Many investors, especially in the Binary and Forex market, get started through periods of high volatility in turbulent times and continue to doubt their investing plans. Similarly, this is true for new entrants, who might be tempted to exit the market entirely and sit back until it appears safe to return. It’s important to remember […]
Many investors, especially in the Binary and Forex market, get started through periods of high volatility in turbulent times and continue to doubt their investing plans. Similarly, this is true for new entrants, who might be tempted to exit the market entirely and sit back until it appears safe to return. It’s important to remember that market volatility is unavoidable and does not occur in a pre-determined time. Therefore, the best way to deal with such an investment phenomenon is to use some practical strategies to control it. Before explaining these strategies, we need to know what market volatility, mainly, is.
Market volatility is the fluctuation rate of the market’s average value. This price fluctuation often occurs dramatically in a short-term period. The price of shares will change rapidly in a short-term period if market volatility is high. These changes can be interpreted as loss or gain. On the other hand, low market volatility means that significant price fluctuations may be less likely to occur and that market is more willing to stay relatively steady over time.
A. Long-Term Strategies
1. Diversify your portfolio
Over time, a well-diversified fund with a diverse combination of equities, shares, and cash would certainly be less risky than a portfolio of just a few assets. Profits in other sectors, therefore, replace losses in one sector of a well-diversified portfolio. Bonds and stocks, for example, usually move in entirely different directions. But, on the other hand, in a focused equity-only portfolio, all profits and losses will have a more significant effect. So diversification is indeed one of the keys to controlling the amount of volatility in your investments.
2. Look for low-correlation investment
Market volatility associated with a single asset class, such as bonds, can be mitigated by allocating a portion of overall portfolio resources to other forms of investments that have traditionally responded differently to market and economic events. This relationship is referred to as “correlation,” which evaluates the likelihood of two investments moving in lockstep. So, invest in assets that have the most negligible correlation. So if, for example, one asset has a downside (loss), this downtrend has a minor impact on the potential profitability of the other.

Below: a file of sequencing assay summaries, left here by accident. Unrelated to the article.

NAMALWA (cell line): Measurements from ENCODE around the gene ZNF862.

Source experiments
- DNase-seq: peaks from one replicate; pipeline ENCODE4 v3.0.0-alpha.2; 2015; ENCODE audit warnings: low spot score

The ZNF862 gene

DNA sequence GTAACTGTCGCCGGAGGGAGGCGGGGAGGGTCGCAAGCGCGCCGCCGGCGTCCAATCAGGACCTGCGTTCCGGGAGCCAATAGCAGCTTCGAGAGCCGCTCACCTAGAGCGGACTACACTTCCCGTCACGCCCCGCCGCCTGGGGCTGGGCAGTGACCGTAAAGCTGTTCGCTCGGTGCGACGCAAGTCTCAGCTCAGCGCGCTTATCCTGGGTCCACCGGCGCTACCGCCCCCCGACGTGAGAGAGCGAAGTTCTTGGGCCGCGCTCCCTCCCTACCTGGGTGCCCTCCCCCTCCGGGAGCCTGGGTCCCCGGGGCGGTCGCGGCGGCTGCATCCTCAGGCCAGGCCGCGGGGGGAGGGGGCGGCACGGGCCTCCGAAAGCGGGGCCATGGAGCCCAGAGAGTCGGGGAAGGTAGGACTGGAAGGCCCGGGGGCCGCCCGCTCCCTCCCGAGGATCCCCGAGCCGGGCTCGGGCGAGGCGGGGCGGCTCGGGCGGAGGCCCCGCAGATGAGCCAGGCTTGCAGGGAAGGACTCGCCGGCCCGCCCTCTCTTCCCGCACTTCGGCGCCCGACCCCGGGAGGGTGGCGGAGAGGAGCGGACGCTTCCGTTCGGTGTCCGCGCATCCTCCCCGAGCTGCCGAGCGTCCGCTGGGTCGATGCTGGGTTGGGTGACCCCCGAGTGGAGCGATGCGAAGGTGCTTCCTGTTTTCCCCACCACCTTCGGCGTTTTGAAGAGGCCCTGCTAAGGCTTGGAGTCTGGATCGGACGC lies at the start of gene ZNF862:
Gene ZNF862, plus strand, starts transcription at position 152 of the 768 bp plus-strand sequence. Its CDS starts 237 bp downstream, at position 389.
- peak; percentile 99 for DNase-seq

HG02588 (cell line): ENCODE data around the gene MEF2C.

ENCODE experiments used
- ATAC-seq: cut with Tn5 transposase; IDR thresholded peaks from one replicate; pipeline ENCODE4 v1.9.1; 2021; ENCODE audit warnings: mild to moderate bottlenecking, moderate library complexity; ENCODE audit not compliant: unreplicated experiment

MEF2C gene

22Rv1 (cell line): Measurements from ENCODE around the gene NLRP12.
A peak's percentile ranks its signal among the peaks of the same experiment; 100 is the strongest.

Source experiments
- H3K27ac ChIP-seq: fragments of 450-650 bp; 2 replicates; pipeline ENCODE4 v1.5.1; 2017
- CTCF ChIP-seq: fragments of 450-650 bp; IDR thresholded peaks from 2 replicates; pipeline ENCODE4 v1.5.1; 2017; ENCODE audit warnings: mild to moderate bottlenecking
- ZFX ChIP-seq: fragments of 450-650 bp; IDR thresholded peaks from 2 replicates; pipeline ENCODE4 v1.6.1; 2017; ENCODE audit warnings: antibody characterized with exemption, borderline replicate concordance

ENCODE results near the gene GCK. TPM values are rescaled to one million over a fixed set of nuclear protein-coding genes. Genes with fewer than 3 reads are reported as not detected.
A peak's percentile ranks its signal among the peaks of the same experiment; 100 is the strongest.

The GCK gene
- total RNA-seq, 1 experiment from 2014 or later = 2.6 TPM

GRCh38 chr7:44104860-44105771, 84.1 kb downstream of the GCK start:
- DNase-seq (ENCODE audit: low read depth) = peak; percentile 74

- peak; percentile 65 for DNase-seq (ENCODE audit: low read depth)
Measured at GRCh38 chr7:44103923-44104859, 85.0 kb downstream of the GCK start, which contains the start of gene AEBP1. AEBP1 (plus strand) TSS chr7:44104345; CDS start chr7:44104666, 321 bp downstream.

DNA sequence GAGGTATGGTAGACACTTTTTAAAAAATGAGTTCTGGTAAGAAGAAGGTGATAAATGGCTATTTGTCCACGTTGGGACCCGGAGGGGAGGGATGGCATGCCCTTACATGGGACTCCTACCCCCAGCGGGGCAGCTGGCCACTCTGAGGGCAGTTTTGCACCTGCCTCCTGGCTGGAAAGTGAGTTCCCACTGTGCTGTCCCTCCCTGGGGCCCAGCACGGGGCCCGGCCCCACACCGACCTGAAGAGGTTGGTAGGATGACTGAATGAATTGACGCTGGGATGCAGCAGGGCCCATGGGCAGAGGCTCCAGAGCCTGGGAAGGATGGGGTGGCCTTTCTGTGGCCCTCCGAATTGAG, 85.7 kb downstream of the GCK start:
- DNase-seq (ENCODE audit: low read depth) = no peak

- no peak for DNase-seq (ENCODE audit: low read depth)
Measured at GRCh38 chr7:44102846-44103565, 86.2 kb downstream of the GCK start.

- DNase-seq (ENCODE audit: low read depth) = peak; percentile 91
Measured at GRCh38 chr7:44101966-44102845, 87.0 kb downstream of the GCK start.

3. wait it out
If you’ve discussed your long-term financial targets with your investment manager and devised a sound investment policy, the safest strategy might be to ride out any short-term volatility. Enable your long-term approach to work for you. Even though previous success is no indicator of potential returns, the stock market’s performance has historically trended higher over time, notwithstanding volatility.
4. Dividend-paying stocks
Dividends can give you lots of reasonably consistent returns, independent of stock price volatility. Volatility does not impact well on a corporation to stop paying dividends, mainly if it has been well-established. So, this case will affect stock markets and shareholder trust. As a result, firms seldom pay dividends unless they have been working for a long time and are confident in their ability to manage market volatility.
B. Short-Term Strategies
1. Plan strategic shifts among asset groups
While sticking to your long-term strategy is the better option, seeing your portfolio lose value can be stressful. If you’re worried that a stock market downtrend could last months or years, one surprisingly straightforward short-term solution is to raise the percentage of your portfolio in cash. This solution limits your chances of making a profit as well as the chances of losing it, so think twice before making such a decision. Moving from stocks to cash does require you to forecast market behavior, and the outcome can be determined by how accurate your forecasts are.
2. Consider small positions
Based on your goals, you can decide whether to choose a long or short-term investment. If you intend to make short-term deals to finance short-term targets or for other purposes, you can allocate approximately 10% to 25% of your portfolio. Try making smaller movements in a volatile market when making short-term moves. Lowering the scale of your deals will help you reduce your losses while also limiting your future profits. Of course, short-term movements won’t necessarily be enough to cover short-term targets if markets continue their downtrends.
3. Use market limiting and hedging strategies
Short-term traders use a variety of volatility-management tactics, such as cap and stop limit, alternative investment, option, and put. Each strategy has its own set of advantages and disadvantages. If you like to take them into account, talk to your financial planner first to know about their potential effect on your investment.
Dollar-Cost Averaging (DCA) is another method to reduce the effect of volatility on your investment. This technique entails trading a pre-determined value regularly, such as once a month, regardless of market trends. There’s no need to be concerned about whether prices are going up or down because this mechanical cycle is devoid of emotion. As a result, you will naturally experience gains and losses during a short-term period.
During periods of market volatility, such as the current global pandemic conditions, look back and remember what phase of investor psychology you are dealing with. Of course, market uncertainty or volatility is expected, but talking to a financial planner about your options, and implementing innovative strategies to control them, will help you make the best decisions possible.